Steve Goldsmith: Rex, if I can call you Rex, let's start with you. First, a word or two about your background. I know you're a Long Beach city council member, you've been on the public housing committee and you've advocated for the equity office, just a second or two, about how you got into local politics and what your job is now, and then we'll come back to the issue at hand.

Rex Richardson: Sure thing, I stumbled into politics out of student government. I was student body president, local university, Cal State. As a college student, we stood up for issues like student parking, student fees and programming. I didn't understand that the concept that we were fighting for then was very similar to the work that I did in the labor movement, representing workers or the work that I do in local government, representing people; it’s equity. That was the common thread. And so over time I developed an expertise in standing up for inclusive economic policies, economic inclusion, and investment into equity to transform the narrative within communities. Within Long Beach, I have championed the establishment of the Long Beach Office of Equity, where we have placed it within the city manager's office and have driven a number of initiatives, most recently, the Racial Equity Reconciliation to really create a meaningful difference and close the narrative of a tale of two cities, as it relates to racial inequity within our city.

And we also chair our economic development committee where we placed a real focus on economic inclusion or robust, inclusive recovery. As president of SCAG, I helped become a convener and really help set the vision and leadership for the largest NPO in America, particularly at a time when we need to redefine resiliency and place a real focus on economic recovery for Southern California.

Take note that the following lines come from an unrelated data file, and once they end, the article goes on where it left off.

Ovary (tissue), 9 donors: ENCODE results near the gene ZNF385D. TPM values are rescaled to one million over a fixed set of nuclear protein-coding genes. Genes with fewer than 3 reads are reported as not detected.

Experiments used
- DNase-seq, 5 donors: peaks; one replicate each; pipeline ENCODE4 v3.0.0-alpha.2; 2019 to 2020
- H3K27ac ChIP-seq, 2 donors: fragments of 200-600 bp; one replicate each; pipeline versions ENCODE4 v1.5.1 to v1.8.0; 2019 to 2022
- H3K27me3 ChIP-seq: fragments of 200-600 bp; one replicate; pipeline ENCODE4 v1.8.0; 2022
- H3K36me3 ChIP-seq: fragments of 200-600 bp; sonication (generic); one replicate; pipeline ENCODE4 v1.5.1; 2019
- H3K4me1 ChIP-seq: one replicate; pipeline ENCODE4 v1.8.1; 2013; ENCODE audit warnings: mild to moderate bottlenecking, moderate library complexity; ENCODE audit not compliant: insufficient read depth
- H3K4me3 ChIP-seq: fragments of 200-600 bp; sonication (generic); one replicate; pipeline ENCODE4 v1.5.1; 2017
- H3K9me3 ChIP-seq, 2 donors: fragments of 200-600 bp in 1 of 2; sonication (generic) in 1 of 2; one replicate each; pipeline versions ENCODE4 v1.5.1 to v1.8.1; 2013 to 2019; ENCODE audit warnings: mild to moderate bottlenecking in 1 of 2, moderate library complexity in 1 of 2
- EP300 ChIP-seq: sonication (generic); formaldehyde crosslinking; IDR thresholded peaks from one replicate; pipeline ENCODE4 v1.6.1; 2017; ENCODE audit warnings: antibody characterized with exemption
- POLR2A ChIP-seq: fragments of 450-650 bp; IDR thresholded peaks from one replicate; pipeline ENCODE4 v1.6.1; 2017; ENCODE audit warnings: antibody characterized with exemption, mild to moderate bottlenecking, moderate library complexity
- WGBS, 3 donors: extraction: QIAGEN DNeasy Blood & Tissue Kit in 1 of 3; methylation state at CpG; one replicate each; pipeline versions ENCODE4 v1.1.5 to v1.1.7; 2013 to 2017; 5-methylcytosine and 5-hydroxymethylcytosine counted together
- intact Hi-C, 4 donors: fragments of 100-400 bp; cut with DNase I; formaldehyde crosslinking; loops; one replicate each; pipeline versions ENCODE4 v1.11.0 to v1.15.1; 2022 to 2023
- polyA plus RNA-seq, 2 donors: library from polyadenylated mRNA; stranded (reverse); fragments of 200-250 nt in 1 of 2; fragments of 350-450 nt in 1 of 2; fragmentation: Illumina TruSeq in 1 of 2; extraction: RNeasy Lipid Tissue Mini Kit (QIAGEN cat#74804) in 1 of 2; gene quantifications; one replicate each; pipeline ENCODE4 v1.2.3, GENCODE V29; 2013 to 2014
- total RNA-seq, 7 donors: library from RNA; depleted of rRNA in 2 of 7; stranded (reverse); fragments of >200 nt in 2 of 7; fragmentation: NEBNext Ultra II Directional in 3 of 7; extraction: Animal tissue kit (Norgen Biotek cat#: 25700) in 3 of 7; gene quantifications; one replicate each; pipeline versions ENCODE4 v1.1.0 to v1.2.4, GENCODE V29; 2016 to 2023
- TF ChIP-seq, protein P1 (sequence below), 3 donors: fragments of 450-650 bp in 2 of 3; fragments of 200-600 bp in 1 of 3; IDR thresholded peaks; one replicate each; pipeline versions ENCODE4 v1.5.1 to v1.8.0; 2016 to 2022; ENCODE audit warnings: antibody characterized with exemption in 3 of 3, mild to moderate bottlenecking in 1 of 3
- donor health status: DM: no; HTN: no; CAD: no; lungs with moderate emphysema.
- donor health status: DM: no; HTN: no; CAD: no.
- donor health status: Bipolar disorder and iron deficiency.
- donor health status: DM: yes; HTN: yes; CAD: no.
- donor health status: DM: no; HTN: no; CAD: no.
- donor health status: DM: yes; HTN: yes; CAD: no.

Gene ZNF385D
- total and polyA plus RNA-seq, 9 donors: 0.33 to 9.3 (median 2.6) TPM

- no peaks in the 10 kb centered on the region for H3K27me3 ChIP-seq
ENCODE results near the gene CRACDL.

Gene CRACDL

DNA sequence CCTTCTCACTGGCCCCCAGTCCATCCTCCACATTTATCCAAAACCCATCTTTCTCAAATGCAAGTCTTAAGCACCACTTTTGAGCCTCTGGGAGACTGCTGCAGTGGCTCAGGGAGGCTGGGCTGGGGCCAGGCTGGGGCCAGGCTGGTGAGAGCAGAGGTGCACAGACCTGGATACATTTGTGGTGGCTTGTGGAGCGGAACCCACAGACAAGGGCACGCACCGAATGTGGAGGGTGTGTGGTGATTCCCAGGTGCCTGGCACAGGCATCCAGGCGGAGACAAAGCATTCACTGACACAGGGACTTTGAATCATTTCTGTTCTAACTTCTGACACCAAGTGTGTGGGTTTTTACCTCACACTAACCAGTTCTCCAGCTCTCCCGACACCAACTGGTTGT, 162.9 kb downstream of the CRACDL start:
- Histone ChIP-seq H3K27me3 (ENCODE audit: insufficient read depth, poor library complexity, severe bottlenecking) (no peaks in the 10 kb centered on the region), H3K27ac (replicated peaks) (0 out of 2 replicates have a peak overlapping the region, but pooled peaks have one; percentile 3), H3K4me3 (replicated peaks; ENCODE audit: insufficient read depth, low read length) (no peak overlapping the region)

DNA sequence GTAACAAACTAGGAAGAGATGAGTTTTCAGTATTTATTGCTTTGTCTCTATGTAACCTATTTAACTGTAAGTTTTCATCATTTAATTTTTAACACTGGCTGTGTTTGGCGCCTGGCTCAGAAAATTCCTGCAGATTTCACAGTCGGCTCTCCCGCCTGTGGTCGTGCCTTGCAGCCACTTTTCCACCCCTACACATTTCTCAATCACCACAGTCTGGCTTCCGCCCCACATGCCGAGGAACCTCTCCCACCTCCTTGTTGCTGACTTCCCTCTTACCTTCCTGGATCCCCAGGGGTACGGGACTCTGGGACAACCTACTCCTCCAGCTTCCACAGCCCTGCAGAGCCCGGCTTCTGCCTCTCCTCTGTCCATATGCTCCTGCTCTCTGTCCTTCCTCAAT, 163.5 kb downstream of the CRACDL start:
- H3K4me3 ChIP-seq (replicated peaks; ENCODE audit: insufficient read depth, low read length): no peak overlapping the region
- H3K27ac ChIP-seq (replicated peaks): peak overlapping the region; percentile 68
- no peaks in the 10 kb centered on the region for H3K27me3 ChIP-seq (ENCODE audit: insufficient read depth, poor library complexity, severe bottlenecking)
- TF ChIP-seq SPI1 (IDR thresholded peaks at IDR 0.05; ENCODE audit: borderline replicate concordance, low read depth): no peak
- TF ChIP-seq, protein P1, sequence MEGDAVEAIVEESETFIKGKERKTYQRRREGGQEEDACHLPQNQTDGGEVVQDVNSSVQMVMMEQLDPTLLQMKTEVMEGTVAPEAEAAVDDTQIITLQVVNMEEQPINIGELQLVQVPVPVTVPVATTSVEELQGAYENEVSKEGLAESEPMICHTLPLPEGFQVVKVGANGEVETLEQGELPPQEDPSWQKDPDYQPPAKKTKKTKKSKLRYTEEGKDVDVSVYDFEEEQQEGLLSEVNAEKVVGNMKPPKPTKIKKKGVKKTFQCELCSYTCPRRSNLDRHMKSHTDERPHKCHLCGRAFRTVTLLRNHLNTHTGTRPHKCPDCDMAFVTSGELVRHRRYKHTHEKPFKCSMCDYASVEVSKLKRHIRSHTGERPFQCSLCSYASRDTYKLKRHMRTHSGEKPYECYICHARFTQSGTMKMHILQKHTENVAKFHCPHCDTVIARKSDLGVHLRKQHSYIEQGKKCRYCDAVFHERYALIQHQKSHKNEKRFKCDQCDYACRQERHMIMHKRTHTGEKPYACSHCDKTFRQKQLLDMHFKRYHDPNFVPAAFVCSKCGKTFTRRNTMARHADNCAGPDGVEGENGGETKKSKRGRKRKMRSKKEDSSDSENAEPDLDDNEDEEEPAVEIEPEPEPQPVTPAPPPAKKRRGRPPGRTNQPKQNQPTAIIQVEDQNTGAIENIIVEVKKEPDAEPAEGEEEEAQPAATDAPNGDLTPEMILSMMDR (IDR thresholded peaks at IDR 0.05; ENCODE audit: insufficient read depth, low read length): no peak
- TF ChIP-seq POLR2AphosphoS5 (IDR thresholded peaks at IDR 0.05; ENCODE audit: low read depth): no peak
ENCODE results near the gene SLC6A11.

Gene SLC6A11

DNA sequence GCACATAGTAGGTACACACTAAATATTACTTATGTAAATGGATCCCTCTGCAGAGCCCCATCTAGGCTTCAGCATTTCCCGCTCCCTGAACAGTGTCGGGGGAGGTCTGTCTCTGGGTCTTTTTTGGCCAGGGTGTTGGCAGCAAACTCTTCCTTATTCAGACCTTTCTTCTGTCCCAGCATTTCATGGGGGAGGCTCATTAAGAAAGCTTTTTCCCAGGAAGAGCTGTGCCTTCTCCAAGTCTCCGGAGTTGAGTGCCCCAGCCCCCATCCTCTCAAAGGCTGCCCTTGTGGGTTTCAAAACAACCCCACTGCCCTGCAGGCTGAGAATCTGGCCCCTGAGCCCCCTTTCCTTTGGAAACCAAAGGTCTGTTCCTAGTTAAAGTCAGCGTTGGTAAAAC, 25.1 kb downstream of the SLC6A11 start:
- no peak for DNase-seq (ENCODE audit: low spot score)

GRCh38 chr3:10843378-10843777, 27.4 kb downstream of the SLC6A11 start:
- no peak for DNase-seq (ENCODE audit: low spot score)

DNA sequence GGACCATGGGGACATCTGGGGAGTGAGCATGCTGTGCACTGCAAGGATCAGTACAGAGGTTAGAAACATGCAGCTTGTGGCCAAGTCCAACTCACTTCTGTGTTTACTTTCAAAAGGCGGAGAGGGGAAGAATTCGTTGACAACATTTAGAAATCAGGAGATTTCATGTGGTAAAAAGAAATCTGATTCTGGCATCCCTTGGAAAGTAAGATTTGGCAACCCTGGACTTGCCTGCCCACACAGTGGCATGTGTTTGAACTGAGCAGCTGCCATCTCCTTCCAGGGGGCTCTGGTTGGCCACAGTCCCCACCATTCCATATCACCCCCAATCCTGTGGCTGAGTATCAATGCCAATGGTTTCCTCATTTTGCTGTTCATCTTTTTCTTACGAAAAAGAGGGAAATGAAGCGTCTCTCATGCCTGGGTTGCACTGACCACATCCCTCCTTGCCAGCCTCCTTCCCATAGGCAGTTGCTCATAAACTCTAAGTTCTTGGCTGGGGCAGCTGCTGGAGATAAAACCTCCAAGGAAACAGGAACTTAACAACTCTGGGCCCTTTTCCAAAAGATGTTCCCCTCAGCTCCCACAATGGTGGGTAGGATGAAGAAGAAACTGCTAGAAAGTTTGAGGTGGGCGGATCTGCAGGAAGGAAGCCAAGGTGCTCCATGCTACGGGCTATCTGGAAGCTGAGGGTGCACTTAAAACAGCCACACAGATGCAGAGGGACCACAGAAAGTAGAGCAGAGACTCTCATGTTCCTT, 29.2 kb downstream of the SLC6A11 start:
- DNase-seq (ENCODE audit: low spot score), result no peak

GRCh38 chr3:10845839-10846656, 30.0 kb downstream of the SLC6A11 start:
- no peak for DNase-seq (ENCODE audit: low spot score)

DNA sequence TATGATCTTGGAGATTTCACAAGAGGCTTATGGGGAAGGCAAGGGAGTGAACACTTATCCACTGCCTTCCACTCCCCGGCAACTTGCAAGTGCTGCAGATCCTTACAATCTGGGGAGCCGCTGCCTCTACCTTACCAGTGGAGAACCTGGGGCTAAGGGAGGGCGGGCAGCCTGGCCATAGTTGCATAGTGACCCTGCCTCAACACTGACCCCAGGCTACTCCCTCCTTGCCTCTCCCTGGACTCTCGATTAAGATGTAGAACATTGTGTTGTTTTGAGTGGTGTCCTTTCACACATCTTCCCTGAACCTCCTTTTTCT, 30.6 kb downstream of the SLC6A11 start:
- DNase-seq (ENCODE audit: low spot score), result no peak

Steve Goldsmith: Darin you're the chief operating officer of what Rex has described as the largest NPO and I think probably nation's best recognized local government collaborative in the country as well. So how'd you get into that job and what's your role with SCAG?

Darin Chidsey: Well, I started my career working in politics, spent some time in Washington, DC and came back to my native Southern California and almost stumbled into the world of NPO governance. I had known them a little bit from my time in DC, but certainly within a couple years of joining the organization, you realize that somebody who really loves Southern California, understands the diversity that we have here, and the opportunities we have for success, that there's just no other organization that can bring together the groups of business leaders, of public local elected officials to really solve problems the way that we've done. And so I've been here for 15 years, had a variety of roles, but my job right now as chief operating officer is to help our staff move forward all the great ideas and exciting work that they have to fund interesting opportunity and every day is a different day. And I get to work with a lot of really amazing elected officials from throughout Southern California.

Steve Goldsmith: One of which is Rex Richardson, I bet?

Darin Chidsey: Absolutely.

Steve Goldsmith: Mr. Richardson back to you. So the subject at hand is the regional data platform, which is very unusual in its scope, right? That the NPO and SCAG would bring that to its members. So tell us a little bit about what is the regional data platform, how does mapping support it, and what are your goals?